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Bengals offensive line ranked surprisingly high in pass-blocking efficiency in 2017

Pro Football Focus thinks quite a few offensive lines were worse at pass blocking than the Bengals’ in 2017.

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NFL: Kansas City Chiefs at Cincinnati Bengals Aaron Doster-USA TODAY Sports

Bengals fans suffered through watching an offensive line that caused Andy Dalton to be abused and Joe Mixon to be lackluster in 2017. Although I’m sure most would prefer to pretend last season just didn’t happen at all.

Pro Football Focus has a scorching take for Bengals’ fans though. They believe the Bengals really weren’t the worst offensive line when it came to pass blocking. PFF actually ranked the Bengals tied for 19th overall in pass-blocking efficiency in the NFL. PBE is the measurement of pressures allowed on a per-snap basis. And yes, this ranking was for all 32 NFL teams. Playoff teams like the Panthers and Patriots ranked worse.

2017 pass-blocking efficiency: 77.9

Best individual PBE: Clint Boling, 91.8

Prior to the 2017 season, the Bengals chose to let free agents Andrew Whitworth and Kevin Zeitler walk away, which proved harmful as the Bengals offensive line allowed 158 total pressures on 562 passing plays. While the unit was relatively porous when it came to total pressures (they averaged 3.56 pass-block snaps per pressure allowed – the 14th-worst mark in the league), they were relatively successful at keeping their quarterback on his feet and allowed just 10 QB hits all season, the fewest among all offensive lines. Left guard Clint Boling was a standout performer as he ended the season ranked fifth among guards with a pass-blocking efficiency of 98.0 and allowed just 12 pressures on 474 pass-block snaps. Heading into the 2018 season, the Bengals have added left tackle Cordy Glenn with hopes he can re-stabilize the position, as Glenn has racked up a career PBE of 95.8 over his time in the league, the 10th-best mark among all tackles with at least 2,500 pass-block snaps over the last 12 seasons.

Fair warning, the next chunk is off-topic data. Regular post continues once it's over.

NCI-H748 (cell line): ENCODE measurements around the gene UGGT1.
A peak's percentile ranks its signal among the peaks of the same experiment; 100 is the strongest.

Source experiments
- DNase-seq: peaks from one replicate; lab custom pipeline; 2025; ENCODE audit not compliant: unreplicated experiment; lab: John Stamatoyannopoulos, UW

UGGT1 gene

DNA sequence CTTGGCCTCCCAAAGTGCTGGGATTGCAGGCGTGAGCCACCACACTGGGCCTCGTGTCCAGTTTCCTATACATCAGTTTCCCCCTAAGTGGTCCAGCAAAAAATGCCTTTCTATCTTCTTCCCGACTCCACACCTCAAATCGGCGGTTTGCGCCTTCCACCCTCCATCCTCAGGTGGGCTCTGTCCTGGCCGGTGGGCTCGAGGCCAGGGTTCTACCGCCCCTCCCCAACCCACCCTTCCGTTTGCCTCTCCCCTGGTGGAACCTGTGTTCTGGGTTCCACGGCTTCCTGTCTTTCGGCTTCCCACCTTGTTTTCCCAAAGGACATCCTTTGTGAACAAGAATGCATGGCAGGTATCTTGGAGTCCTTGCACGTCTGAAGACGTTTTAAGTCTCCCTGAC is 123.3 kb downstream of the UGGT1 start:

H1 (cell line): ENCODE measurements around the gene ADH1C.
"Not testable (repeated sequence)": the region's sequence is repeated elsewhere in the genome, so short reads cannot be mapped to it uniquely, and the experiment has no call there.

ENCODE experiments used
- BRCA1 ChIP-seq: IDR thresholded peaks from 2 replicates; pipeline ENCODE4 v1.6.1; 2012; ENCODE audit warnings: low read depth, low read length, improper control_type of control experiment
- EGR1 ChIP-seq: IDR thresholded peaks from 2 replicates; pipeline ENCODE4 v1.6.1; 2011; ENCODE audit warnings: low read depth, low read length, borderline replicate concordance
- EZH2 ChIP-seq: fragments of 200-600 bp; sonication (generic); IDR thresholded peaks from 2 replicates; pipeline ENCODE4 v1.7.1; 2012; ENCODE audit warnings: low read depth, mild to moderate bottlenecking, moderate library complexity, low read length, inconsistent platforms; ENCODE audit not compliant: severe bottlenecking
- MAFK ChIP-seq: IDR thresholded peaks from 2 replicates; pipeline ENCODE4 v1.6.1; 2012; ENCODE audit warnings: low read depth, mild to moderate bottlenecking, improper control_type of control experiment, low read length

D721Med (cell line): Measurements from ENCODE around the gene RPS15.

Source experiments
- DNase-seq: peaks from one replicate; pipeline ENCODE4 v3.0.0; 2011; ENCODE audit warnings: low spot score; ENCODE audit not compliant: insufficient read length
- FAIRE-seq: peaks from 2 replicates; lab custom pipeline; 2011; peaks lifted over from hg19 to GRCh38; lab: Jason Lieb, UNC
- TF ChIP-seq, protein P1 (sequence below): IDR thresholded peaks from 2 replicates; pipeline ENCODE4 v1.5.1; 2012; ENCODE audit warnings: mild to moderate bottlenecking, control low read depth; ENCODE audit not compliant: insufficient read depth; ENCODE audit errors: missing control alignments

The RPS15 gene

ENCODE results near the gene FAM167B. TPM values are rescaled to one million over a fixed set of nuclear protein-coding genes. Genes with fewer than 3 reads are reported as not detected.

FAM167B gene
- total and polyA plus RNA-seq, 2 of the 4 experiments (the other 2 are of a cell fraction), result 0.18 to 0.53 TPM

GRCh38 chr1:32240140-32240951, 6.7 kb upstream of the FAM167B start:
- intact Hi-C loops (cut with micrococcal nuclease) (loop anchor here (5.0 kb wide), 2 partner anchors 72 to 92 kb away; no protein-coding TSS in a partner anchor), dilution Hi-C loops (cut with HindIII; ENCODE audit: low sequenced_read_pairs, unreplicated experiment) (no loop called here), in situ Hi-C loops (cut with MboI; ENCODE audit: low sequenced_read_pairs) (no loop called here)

When considering this, it is important to note that PFF bases their rankings and grades on data and watching every snap of every game more than once. A lot of work has gone into gathering these numbers to get to this point. With that being said, numbers can be wrong.

Context is everything with numbers. Anyone who knows anything about marketing knows it is all about how you spin it. Even when arguing sports, we tend to focus on stats that our favorite players or teams are good at as the most important. It isn’t like PFF is out here trying to cause controversy, but sometimes you can get too fixated on one aspect of a stat.

In this case they love how the offensive line only allowed 10 quarterback hits last season. This is misleading because this stat represents when a quarterback gets hit directly after throwing the pass. This is a great stat to keep track of because when quarterbacks are getting hit directly after throwing the pass it usually means they were under duress. Plus, in theory the more a quarterback gets hit the worse he performs, so when you see a quarterback have a bad season with a high number of quarterback hits then it is easy to see where the correction needs to be made.

You know what an even better, more obvious measure of how well an offensive line pass blocks?

Sacks.

Now not all sacks fall on the offensive line. Sometimes the quarterback will hold onto the ball too long, which Andy Dalton has been guilty of on occasion. Anyone watching a Bengals game last season saw Dalton under extreme pressure in most games. Getting hit a lot impacts how well a quarterback performs, so it is understandable to believe Dalton got a bit gun shy. He was sacked 39 times, and AJ McCarron was sacked once for a total of 40 sacks last season. Dalton was tied for the sixth most sacked quarterback with Jets signal caller Josh McCown.

I don’t see how you can ignore that stat and say “well they were the best at making sure he didn’t get hit a lot after the throw.” The reason for that is probably because Dalton was actually already hit before he could even think about getting the pass off. It is just a weird saving grace to give the Bengals. The Bengals might not have had THE worst offensive line last year, but in reality I can’t imagine there were more than 10 teams that were actually worse at pass blocking.